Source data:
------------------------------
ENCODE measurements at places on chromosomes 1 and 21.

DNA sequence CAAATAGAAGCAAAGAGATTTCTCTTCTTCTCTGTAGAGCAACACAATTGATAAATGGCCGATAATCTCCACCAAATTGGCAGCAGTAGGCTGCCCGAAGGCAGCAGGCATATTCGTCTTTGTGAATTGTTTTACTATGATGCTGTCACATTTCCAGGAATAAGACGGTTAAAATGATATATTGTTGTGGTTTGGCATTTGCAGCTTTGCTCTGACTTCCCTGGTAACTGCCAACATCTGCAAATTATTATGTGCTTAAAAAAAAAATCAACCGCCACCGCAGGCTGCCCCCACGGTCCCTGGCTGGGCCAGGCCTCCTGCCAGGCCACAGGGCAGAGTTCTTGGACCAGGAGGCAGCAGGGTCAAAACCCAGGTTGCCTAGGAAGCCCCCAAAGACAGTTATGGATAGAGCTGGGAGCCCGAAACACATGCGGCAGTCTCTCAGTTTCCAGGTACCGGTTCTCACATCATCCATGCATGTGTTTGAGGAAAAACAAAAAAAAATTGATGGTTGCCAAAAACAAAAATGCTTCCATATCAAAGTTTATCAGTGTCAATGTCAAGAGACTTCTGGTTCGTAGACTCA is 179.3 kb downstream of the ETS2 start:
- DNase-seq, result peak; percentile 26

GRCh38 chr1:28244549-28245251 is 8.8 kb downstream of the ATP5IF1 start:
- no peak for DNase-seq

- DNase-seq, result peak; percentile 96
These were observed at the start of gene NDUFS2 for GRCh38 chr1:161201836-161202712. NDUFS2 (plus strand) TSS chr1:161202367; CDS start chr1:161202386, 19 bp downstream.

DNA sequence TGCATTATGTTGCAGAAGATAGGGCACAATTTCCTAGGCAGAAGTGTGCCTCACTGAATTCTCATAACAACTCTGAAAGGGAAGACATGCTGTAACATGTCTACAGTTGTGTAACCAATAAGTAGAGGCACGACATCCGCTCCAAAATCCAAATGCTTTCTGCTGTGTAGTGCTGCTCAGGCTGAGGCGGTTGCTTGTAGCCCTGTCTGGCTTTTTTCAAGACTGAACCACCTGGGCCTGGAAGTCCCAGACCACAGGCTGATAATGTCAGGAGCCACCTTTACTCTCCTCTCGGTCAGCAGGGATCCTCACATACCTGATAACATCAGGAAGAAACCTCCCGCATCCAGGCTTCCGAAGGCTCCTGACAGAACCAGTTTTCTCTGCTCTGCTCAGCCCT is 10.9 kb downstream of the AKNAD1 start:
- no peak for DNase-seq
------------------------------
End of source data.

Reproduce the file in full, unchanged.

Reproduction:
ENCODE measurements at places on chromosomes 1 and 21.

DNA sequence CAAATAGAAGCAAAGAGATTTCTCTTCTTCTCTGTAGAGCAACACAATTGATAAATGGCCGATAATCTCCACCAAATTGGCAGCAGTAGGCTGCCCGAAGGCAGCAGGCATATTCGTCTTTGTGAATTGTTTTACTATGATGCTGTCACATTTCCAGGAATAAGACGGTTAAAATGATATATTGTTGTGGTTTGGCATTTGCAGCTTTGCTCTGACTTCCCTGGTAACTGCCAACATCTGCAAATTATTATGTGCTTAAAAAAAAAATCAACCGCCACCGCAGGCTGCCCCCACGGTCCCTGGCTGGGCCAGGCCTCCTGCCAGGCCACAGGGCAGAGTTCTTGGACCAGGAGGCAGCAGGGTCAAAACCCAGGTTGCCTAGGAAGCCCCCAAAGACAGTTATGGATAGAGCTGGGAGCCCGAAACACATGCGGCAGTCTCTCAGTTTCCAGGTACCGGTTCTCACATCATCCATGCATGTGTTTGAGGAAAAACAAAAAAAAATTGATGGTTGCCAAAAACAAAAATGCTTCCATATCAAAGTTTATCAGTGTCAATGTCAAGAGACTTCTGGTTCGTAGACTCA is 179.3 kb downstream of the ETS2 start:
- DNase-seq, result peak; percentile 26

GRCh38 chr1:28244549-28245251 is 8.8 kb downstream of the ATP5IF1 start:
- no peak for DNase-seq

- DNase-seq, result peak; percentile 96
These were observed at the start of gene NDUFS2 for GRCh38 chr1:161201836-161202712. NDUFS2 (plus strand) TSS chr1:161202367; CDS start chr1:161202386, 19 bp downstream.

DNA sequence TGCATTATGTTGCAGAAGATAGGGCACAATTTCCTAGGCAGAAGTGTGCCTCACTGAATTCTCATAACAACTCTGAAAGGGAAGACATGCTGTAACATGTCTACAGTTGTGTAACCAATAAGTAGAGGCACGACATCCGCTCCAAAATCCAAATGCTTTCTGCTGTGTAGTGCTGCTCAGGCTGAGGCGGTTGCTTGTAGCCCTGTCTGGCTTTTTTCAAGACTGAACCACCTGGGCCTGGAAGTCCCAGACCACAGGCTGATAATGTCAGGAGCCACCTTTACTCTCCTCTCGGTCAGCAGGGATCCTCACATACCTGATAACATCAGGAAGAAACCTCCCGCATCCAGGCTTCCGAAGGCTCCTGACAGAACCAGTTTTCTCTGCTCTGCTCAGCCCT is 10.9 kb downstream of the AKNAD1 start:
- no peak for DNase-seq